Economic piety acknowledges the existence of economic losers but holds that any losses are exceeded by gains to winners, which means that with careful redistribution, everyone can emerge ahead. But what if people’s ability to produce matters more than how much they can consume? That ability cannot be redistributed. And what if smaller losses for those at the bottom of the economic ladder are much more consequential to them than the larger gains for those already on top? Under those conditions, rising GDP will not necessarily translate into rising prosperity.
Such considerations have deep implications for society’s longer-term trajectory. Even if gains exceed the costs initially, what happens if the losses undermine stable families, decimate entire communities, foster government dependence, and contribute to skyrocketing substance abuse and suicide rates? What if the next generation, raised in this environment, suffers as well—perhaps reaching adulthood with even lower productive capacity? What if, in the meantime, cheap capital from foreign savings has fueled enormous increases in government and consumer debt, while the industrial policies of foreign governments have left the American economy with fewer opportunities to create well-paying jobs for less-skilled workers? Such costs show up nowhere in GDP—at least initially. Sadly, they appear to have been much more than hypothetical, and have proved much costlier than anyone imagined.
The explanation for why economic piety steered the nation off course, and the roadmap to recovery, are encapsulated in what I call the Working Hypothesis: that a labor market in which workers can support strong families and communities is the central determinant of long-term prosperity and should be the central focus of public policy.
Alongside stable political institutions that protect basic freedoms, family and community provide the social structures necessary to a thriving society and a growing economy. Those institutions in turn rely on a foundation of productive work through which people find purpose and satisfaction in providing for themselves and helping others. The durable growth that produces long-term prosperity is the emergent property of a virtuous cycle in which people who are able to support their families and communities improve their own productivity and raise a subsequent generation able to accomplish even more. Conversely, without access to work that can support them, families struggle to remain intact or to form in the first place, and communities cannot help but dissolve; without stable families and communities, economic opportunity vanishes.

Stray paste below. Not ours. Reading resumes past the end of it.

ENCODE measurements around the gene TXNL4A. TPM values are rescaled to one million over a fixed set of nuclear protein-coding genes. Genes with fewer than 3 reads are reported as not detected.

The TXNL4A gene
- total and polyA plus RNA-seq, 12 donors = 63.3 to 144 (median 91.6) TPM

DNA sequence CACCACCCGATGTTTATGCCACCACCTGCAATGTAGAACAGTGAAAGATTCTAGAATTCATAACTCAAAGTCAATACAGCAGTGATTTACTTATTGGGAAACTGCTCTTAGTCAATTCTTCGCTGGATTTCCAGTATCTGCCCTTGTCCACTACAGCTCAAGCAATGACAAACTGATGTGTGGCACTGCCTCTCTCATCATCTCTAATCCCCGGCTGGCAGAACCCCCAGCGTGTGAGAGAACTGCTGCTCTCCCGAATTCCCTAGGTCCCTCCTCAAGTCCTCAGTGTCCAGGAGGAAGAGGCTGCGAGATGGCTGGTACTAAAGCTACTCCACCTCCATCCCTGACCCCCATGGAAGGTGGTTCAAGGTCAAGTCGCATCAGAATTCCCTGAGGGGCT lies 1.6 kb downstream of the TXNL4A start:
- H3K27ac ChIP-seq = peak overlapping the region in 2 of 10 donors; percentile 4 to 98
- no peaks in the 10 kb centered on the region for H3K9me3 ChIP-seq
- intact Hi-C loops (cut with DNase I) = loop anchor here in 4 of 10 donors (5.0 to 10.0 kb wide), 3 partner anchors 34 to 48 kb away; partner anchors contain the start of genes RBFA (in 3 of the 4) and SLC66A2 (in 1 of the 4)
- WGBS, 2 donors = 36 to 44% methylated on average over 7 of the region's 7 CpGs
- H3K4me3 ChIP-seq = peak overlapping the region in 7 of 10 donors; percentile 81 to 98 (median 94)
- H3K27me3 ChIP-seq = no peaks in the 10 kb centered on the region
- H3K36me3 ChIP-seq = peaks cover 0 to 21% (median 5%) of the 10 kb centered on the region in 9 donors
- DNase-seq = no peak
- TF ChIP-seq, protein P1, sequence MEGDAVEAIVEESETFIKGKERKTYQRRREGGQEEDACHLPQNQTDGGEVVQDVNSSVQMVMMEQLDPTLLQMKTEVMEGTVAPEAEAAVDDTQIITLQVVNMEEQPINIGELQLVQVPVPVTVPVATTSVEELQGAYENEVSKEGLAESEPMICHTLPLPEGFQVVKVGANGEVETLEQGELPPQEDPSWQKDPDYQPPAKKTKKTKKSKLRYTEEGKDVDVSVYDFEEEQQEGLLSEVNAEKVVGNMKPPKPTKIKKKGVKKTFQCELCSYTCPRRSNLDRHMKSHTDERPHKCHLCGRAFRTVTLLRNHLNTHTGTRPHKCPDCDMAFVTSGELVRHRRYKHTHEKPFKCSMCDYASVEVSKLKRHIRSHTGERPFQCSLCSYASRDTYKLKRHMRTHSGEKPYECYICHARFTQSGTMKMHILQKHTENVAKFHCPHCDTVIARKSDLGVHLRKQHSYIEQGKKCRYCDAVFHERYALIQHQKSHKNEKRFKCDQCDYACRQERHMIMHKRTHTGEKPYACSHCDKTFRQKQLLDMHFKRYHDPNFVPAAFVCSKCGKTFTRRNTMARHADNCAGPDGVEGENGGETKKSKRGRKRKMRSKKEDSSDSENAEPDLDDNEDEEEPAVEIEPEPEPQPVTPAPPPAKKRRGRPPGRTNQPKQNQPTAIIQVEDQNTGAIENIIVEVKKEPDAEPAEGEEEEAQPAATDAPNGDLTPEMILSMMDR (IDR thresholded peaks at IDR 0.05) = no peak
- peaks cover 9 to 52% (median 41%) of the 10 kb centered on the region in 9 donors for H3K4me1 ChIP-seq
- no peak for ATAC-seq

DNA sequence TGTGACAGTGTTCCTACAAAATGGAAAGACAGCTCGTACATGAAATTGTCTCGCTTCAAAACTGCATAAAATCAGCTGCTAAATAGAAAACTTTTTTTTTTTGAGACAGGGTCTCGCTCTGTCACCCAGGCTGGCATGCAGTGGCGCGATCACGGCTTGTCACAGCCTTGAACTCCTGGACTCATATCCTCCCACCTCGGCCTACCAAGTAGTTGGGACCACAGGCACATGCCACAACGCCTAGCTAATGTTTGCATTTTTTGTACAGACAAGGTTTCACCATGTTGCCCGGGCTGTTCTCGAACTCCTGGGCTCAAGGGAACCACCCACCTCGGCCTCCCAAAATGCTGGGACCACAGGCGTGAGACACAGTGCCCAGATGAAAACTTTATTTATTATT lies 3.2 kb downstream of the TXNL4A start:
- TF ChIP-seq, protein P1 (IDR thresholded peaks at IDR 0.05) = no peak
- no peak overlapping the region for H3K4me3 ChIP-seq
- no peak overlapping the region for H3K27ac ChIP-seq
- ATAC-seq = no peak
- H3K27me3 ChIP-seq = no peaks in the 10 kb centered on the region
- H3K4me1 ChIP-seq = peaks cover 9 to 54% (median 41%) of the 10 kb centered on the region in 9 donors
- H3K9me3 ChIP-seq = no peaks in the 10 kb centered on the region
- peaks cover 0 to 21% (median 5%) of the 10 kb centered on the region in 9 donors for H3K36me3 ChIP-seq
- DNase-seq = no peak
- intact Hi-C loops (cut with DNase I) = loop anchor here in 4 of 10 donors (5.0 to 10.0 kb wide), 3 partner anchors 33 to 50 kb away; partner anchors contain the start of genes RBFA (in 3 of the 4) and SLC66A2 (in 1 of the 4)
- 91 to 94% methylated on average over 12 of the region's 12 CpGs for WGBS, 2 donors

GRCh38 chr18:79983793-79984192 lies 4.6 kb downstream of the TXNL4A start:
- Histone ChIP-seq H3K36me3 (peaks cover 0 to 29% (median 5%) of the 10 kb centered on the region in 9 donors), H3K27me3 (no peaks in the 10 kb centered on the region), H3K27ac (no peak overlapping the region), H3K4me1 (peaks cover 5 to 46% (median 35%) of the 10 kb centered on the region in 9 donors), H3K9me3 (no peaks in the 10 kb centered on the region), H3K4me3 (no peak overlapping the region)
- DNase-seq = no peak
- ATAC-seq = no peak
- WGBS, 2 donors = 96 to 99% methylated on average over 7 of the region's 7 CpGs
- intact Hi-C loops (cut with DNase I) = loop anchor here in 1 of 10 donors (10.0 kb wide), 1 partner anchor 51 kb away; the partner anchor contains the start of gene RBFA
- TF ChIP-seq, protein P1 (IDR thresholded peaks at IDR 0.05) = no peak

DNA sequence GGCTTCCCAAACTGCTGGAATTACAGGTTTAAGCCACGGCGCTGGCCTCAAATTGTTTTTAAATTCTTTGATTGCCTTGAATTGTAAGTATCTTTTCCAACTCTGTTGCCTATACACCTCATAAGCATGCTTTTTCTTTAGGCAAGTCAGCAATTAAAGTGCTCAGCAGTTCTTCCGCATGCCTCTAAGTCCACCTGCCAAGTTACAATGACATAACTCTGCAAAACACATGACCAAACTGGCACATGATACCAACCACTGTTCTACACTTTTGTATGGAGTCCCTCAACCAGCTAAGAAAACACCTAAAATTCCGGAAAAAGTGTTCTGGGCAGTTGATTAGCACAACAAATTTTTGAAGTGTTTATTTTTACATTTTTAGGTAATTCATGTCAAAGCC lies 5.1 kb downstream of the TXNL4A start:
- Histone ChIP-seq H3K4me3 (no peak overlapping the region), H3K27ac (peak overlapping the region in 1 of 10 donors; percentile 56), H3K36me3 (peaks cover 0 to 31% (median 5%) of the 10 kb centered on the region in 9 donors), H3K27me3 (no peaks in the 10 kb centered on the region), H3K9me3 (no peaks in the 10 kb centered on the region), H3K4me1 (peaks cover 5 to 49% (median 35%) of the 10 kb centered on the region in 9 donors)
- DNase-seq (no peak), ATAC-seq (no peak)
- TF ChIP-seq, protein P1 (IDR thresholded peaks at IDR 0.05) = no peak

Economic growth and rising material living standards are laudable goals, but they by no means guarantee the health of a labor market that will meet society’s long-term needs. If we pursue growth in ways that erode the labor market’s health, and then redistribute income from the winners to the losers, we can produce impressive-looking economic statistics—for a while. But we will not generate the genuine and sustainable prosperity we want. Growth that consumes its own prerequisites leads inevitably to stagnation.
This shift in perspective from consumer to producer conjures a vision of two constituencies vying for the same resources, but here the dynamic is more complex. Every individual is both a producer and a consumer, the economy an engine of both production and consumption. An emphasis on the consumption lens has long been a tenet of classical liberalism: “Consumption is the sole end and purpose of all production; and the interest of the producer ought to be attended to, only so far as it may be necessary for promoting that of the consumer,” wrote Adam Smith in The Wealth of Nations. Superficially, at least, consumption seems a sensible focus.
But only through production does the ability to consume exist. Production without consumption creates options; consumption without production creates dependence and debt. Most of the activities and achievements that give life purpose and meaning are, whether in the economic sphere or not, fundamentally acts of production. Yes, material living standards contribute to prosperity, but accomplishments like fulfilling traditional obligations, building strong personal relationships, succeeding at work, supporting a family, and raising children capable of doing all these things themselves are far more important to life satisfaction. What these things have in common is their productive nature not as boosts to GDP but as ways that people invest effort on behalf of others. Our social norms recognize productive activities as essential to a functioning and prosperous society, and so we award respect, dignity, and gratitude to those who perform them.
Without work—the quintessential productive activity—self-esteem declines and a sense of helplessness increases; people become depressed. Where fewer men work, fewer marriages form. Unemployment also doubles the risk of divorce, and male joblessness appears the primary culprit. These outcomes likely result from the damage to both economic prospects and individual well-being associated with being out of work, which strain existing marriages and make men less attractive as marriage partners.